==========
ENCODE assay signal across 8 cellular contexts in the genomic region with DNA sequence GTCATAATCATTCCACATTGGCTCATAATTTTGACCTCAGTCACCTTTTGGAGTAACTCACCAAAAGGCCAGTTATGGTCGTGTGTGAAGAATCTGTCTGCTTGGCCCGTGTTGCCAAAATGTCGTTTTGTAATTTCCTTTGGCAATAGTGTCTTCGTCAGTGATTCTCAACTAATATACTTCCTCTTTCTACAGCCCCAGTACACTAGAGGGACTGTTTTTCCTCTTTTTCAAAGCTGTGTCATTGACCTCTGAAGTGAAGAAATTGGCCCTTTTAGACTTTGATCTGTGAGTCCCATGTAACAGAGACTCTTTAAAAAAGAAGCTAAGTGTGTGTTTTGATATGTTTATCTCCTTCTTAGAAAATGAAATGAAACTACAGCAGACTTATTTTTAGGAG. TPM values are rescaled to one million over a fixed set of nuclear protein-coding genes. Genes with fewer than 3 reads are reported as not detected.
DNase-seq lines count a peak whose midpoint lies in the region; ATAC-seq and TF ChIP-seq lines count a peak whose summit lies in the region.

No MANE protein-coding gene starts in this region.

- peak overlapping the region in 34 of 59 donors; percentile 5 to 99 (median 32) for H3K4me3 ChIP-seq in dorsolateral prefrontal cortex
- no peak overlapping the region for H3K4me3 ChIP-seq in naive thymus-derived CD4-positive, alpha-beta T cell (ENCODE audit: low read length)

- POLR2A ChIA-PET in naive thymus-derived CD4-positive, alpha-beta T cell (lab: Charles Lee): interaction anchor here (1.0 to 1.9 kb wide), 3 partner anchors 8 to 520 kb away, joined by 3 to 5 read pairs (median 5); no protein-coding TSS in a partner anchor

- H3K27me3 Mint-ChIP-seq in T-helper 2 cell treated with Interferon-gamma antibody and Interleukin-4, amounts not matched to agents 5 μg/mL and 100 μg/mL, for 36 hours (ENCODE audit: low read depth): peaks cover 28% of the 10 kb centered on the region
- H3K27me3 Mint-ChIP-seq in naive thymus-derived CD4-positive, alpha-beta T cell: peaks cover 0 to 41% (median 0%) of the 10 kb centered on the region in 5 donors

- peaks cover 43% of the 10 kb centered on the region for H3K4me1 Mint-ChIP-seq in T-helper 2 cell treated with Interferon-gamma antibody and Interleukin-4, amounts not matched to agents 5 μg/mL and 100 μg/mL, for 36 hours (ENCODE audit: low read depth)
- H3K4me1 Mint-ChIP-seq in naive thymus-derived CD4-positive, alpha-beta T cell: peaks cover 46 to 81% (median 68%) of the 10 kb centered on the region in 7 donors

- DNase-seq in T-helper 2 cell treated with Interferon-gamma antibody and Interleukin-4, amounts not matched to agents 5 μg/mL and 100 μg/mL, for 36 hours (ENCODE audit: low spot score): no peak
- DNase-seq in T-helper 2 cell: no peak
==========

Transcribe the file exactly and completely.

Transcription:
ENCODE assay signal across 8 cellular contexts in the genomic region with DNA sequence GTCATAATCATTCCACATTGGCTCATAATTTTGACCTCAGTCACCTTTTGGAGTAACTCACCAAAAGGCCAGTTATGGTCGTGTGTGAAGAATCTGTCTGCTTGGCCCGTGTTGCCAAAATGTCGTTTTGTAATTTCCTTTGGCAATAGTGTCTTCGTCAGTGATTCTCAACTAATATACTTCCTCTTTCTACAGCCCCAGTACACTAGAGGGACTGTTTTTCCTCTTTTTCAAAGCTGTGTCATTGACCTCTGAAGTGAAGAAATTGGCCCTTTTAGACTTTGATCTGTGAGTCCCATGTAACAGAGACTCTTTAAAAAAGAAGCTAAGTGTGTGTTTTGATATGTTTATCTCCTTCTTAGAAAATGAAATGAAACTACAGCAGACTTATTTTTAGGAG. TPM values are rescaled to one million over a fixed set of nuclear protein-coding genes. Genes with fewer than 3 reads are reported as not detected.
DNase-seq lines count a peak whose midpoint lies in the region; ATAC-seq and TF ChIP-seq lines count a peak whose summit lies in the region.

No MANE protein-coding gene starts in this region.

- peak overlapping the region in 34 of 59 donors; percentile 5 to 99 (median 32) for H3K4me3 ChIP-seq in dorsolateral prefrontal cortex
- no peak overlapping the region for H3K4me3 ChIP-seq in naive thymus-derived CD4-positive, alpha-beta T cell (ENCODE audit: low read length)

- POLR2A ChIA-PET in naive thymus-derived CD4-positive, alpha-beta T cell (lab: Charles Lee): interaction anchor here (1.0 to 1.9 kb wide), 3 partner anchors 8 to 520 kb away, joined by 3 to 5 read pairs (median 5); no protein-coding TSS in a partner anchor

- H3K27me3 Mint-ChIP-seq in T-helper 2 cell treated with Interferon-gamma antibody and Interleukin-4, amounts not matched to agents 5 μg/mL and 100 μg/mL, for 36 hours (ENCODE audit: low read depth): peaks cover 28% of the 10 kb centered on the region
- H3K27me3 Mint-ChIP-seq in naive thymus-derived CD4-positive, alpha-beta T cell: peaks cover 0 to 41% (median 0%) of the 10 kb centered on the region in 5 donors

- peaks cover 43% of the 10 kb centered on the region for H3K4me1 Mint-ChIP-seq in T-helper 2 cell treated with Interferon-gamma antibody and Interleukin-4, amounts not matched to agents 5 μg/mL and 100 μg/mL, for 36 hours (ENCODE audit: low read depth)
- H3K4me1 Mint-ChIP-seq in naive thymus-derived CD4-positive, alpha-beta T cell: peaks cover 46 to 81% (median 68%) of the 10 kb centered on the region in 7 donors

- DNase-seq in T-helper 2 cell treated with Interferon-gamma antibody and Interleukin-4, amounts not matched to agents 5 μg/mL and 100 μg/mL, for 36 hours (ENCODE audit: low spot score): no peak
- DNase-seq in T-helper 2 cell: no peak